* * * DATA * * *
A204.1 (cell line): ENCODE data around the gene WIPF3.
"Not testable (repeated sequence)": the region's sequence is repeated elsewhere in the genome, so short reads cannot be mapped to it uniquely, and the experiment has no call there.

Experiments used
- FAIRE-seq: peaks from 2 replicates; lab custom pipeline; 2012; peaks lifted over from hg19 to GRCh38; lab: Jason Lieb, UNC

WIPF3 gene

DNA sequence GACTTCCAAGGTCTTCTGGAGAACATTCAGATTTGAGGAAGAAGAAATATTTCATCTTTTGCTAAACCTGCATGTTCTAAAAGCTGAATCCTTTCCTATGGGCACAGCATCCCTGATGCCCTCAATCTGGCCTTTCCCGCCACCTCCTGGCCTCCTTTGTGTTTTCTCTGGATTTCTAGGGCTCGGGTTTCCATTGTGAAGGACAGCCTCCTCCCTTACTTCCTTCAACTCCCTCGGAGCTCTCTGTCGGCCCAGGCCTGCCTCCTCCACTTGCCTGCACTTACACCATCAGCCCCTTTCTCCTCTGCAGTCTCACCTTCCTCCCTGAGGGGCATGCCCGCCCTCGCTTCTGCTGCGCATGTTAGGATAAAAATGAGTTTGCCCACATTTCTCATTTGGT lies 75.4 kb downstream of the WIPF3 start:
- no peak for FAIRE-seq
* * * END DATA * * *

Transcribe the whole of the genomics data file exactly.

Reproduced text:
A204.1 (cell line): ENCODE data around the gene WIPF3.
"Not testable (repeated sequence)": the region's sequence is repeated elsewhere in the genome, so short reads cannot be mapped to it uniquely, and the experiment has no call there.

Experiments used
- FAIRE-seq: peaks from 2 replicates; lab custom pipeline; 2012; peaks lifted over from hg19 to GRCh38; lab: Jason Lieb, UNC

WIPF3 gene

DNA sequence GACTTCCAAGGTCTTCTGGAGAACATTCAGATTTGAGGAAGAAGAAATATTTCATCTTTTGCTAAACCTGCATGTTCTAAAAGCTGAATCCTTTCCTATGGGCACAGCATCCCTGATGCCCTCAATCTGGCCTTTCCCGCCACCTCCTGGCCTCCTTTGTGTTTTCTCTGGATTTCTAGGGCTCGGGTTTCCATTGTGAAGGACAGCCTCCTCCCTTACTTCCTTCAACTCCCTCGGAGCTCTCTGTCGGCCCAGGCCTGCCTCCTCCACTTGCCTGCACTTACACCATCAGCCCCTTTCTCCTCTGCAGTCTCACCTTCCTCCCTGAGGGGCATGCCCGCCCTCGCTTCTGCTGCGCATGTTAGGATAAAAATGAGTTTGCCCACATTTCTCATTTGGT lies 75.4 kb downstream of the WIPF3 start:
- no peak for FAIRE-seq